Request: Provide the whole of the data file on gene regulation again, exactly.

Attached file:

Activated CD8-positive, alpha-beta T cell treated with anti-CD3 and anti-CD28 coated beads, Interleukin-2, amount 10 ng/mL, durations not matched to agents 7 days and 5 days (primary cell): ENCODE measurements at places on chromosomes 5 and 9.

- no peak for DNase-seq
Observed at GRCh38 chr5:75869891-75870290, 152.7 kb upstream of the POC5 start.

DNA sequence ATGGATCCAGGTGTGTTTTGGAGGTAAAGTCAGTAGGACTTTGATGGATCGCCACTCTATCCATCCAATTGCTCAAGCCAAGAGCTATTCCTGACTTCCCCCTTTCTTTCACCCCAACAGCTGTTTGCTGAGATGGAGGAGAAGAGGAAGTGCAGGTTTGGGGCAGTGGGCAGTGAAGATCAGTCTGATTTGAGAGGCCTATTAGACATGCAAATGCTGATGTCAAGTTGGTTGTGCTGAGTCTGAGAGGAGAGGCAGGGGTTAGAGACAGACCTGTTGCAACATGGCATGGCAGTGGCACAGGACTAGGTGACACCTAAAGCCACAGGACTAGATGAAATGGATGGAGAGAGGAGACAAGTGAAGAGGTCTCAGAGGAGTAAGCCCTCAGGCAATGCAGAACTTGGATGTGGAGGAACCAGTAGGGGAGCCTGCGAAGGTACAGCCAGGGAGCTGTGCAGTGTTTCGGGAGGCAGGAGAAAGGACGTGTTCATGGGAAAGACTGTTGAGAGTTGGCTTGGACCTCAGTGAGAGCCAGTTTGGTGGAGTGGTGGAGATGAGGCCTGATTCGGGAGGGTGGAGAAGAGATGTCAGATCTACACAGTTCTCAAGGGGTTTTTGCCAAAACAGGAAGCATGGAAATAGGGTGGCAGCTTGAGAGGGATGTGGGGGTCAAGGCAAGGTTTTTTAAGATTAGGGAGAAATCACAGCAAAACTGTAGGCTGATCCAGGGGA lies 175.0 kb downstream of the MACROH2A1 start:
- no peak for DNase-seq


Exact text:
Activated CD8-positive, alpha-beta T cell treated with anti-CD3 and anti-CD28 coated beads, Interleukin-2, amount 10 ng/mL, durations not matched to agents 7 days and 5 days (primary cell): ENCODE measurements at places on chromosomes 5 and 9.

- no peak for DNase-seq
Observed at GRCh38 chr5:75869891-75870290, 152.7 kb upstream of the POC5 start.

DNA sequence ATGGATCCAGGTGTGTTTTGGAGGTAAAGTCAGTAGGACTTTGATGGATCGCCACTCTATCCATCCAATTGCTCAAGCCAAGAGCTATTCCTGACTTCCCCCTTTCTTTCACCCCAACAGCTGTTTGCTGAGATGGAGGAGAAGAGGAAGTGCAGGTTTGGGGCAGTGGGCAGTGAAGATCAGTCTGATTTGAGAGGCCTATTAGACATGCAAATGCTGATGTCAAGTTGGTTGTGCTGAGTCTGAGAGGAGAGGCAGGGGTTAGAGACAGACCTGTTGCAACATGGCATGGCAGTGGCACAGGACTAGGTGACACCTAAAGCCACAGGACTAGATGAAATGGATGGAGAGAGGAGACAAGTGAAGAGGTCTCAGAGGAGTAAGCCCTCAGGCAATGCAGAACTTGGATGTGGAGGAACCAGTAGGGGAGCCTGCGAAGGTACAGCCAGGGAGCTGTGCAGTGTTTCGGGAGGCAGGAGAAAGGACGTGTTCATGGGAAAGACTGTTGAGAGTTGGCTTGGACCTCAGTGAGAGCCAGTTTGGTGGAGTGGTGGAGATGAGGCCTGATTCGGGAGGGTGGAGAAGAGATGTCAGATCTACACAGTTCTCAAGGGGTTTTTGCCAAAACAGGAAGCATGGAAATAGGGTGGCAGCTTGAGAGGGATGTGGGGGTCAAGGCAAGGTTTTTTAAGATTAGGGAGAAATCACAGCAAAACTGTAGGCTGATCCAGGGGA lies 175.0 kb downstream of the MACROH2A1 start:
- no peak for DNase-seq